Daughter 2 is expecting a baby in October. She's had problems in the past so we're all hoping that things go smoothly for her this time. Then we'll have four grandchildren, though alas only two in Edinburgh and thus available for intensive grannying. When this one is 15, we'll be 82 and 84 if we're still here at all. A sobering thought... .

Monday, May 08, 2017

Sunny days

Another grandchild-heavy post - apologies, but at least Nanny and Gramps in Worcester will like it. We've seen a lot of the little ones recently, partly because there have been a couple of days off school - the Edinburgh holiday and then a voting day.

I took them to The Yard on Sunday. There is a working traffic light, which Grandson obviously likes.

And a large sandpit with water trickling into it. Granddaughter, who is a woman who enjoys personalising an outfit, wore her swimming sunhat.

What a good idea: leave paint and large lumps of cardboard around and let the children slosh about.

Another day we went to Cammo, a country park not far away which is just grass and trees and a ruined house. We had a picnic and a scavenger hunt.

She dressed as a flower fairy.

We had a visit to Dalkeith Country Park, which has lots of things to play on.

And they also enjoyed Granny's garden, with soapy water poured on the grass for splashing through,

while, later on, their Daddy pretended to be a crocodile.

Saturday, April 29, 2017

Seven things to do at the Botanic Gardens

1. Eat a cheese scone (not pictured).
2. Ride on the caterpillar in the café play area.

3. Play in the play house.

4. See if the Aeolian harp is sounding. (It never is, except once - we were so excited.)

5. Get wet by running too near the sprinklers.

6. Visit the glasshouses.

7. Stand on lots of rocks.

There are also lots of plants to admire, should you happen not to be four. But on the whole, being four appears to be fun.

Saturday, April 22, 2017

More art

We're making an effort in our retired life to go to exhibitions before the final week. It's so easy to say, oh, it's on till September - plenty of time. And then you're there with the hordes on the last Saturday, not really able to see.

So today we walked along the road to Modern Gallery 1, admiring the cherry blossom as we went.

This is what we wanted to see: "The Lamp of Sacrifice", cardboard models of 286 Edinburgh churches made in 2004 by Nathan Coley. It's interesting how powerful such things can be when they're crowded together like this. I don't know if any bloggy friends have seen Antony Gormley's  "Field", but it consists of up to 35,000 tiny terracotta figures on the floor facing the onlooker - the figures are very basic, but somehow the effect of all these little people apparently looking towards one is - what is it? - touching? alarming?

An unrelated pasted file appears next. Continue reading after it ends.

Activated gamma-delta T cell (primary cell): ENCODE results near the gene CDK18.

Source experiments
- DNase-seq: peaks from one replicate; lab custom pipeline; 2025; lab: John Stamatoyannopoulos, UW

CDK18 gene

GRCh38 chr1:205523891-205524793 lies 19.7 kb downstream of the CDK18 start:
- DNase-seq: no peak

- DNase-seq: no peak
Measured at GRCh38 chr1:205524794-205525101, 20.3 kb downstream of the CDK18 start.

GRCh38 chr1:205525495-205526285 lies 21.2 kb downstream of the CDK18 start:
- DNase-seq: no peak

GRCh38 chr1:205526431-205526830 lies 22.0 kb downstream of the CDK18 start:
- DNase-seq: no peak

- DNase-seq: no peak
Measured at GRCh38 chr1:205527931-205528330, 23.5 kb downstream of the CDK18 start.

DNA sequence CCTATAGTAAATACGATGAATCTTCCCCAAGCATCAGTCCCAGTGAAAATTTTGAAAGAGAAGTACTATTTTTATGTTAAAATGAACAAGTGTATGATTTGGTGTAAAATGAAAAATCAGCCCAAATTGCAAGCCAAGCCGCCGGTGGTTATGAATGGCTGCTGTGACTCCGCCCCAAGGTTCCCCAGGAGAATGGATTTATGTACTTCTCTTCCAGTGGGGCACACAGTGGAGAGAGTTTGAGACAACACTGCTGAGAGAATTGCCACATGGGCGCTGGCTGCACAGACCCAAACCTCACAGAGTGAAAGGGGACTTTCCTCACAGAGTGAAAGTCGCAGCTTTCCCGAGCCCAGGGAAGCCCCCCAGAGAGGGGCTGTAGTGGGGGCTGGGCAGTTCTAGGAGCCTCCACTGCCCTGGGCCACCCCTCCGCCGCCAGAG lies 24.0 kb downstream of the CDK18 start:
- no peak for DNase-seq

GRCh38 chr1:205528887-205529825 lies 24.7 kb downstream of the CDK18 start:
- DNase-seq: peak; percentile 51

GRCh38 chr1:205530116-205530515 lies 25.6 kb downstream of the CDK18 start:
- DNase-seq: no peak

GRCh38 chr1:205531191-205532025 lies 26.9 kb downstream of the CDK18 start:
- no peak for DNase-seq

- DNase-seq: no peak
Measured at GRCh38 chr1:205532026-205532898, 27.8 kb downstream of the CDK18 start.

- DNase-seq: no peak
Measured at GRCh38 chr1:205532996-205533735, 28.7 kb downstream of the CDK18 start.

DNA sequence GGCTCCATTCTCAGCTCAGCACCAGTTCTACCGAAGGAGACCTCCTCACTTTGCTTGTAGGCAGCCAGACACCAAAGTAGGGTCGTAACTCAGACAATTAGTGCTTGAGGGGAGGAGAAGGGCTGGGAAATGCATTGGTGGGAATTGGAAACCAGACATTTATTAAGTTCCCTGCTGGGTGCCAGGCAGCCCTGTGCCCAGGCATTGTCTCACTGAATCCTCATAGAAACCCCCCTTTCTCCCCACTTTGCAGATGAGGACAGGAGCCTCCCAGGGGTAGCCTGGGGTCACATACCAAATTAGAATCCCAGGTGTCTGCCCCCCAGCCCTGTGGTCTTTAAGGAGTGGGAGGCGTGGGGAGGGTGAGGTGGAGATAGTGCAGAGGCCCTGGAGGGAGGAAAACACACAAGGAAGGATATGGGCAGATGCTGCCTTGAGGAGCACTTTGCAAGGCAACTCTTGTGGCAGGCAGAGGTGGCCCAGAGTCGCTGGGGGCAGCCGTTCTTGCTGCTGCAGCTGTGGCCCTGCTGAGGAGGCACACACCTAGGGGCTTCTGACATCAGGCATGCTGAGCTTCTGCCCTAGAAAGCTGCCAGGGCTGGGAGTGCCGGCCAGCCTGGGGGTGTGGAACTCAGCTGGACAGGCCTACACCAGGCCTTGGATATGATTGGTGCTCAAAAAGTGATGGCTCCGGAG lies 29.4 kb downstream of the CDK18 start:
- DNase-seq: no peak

The churches are also rather moving - think of all of these buildings and all of that money raised to build them by ordinary people to make somewhere worthy of the God they believed in. Whether you're religious or not, it's likely to make you think of the effort, the good intentions - and what's going to happen to these buildings in the future. Some of them are no longer used as churches.

Outside, two swans were swimming around in the ponds in the Landform. It would be quite hard to make a nest here, without any sticks lying around for them, but they seemed to be finding things to eat in the water.

This is "Reclining Figure: Two Piece, 1960" by Henry Moore. We're not tempted to steal it.

Then we walked home along the river, 

enjoying the plashing sounds

and wondering what it would be like to live in one of these houses. Very pleasant, I'd think, though the river does sometimes rise considerably higher than this, so I imagine the bottoms of their gardens occasionally become rather wet.

Thursday, April 20, 2017

Mollie Panter-Downes

Sometimes I'm aware that my blog can be very Pollyanna-ish, possibly giving the impression that my life is all jolliness and sunshine. As with anyone's life, this isn't the case: there are unbloggable worries and sadnesses as well. However, I try not to dwell on these, so here's a picture of the garden, with its riot of daffodils and forget-me-nots.

This attitude tends to be reflected in my choice of reading material also: I prefer the upbeat or at least the not-too-depressing. I've recently discovered Mollie Panter-Downes (fine name) who wrote during the war, often for the New Yorker - though she was English. I do find her a hoot. For example, here are some extracts from "Good Evening, Mrs Craven: the Wartime Stories of Mollie Panter-Downes". In this story, Mrs Ramsay is meeting up with an old flame after five years, during which he's been abroad and she's got married. (The ... s indicate where I've skipped bits.)

“Gerald dear,” said Mrs Ramsay softly. She held out both of her hands, which Gerald pumped up and down. “Well, well,” he said, “old Helen.” Mrs Ramsay felt a slight but definite chill…

“Old Helen,” Gerald repeated fatuously, “this is nice.” Mrs Ramsay noticed coldly that he was a good deal yellower than he had been five years ago. “How is old Charles?” he asked. “And the kiddie?”

Mrs Ramsay said that old Charles was well and that old Susan had, of course, been shipped off to relatives in the country. He patted her knee absently, as though it were the head of a retriever…

Towards the end of lunch he extracted a snapshot from his cigarette case. Mrs Ramsay gazed thoughtfully at a toothy young woman in a bathing suit. “… We’re thinking of getting married,” Gerald explained…

Monica's teeth seemed many more than were strictly usual... Mrs Ramsay passed the snapshot briskly back to Gerald and said that she was so glad.

“Monica can sit on her hair,” said Gerald. “You never saw such stuff – naturally blond, too.”

Mrs Ramsay, reflecting that she would find no difficulty in sitting on Monica’s hair either if Monica’s head were included, said that she really must be running along now.

“I want you to meet Monica soon,” he said. “Do you know what attracted me to her about her first, Helen? She reminded me of you.”

As soon as she was out of sight round the corner, Mrs Ramsay took out her handbag mirror and anxiously inspected her teeth. They seemed much as usual.

It was odd how Gerald had changed when she herself looked precisely the way she had always looked. Already she felt a good deal better as she stepped jauntily along… away from the dear and mercifully stone-dead past.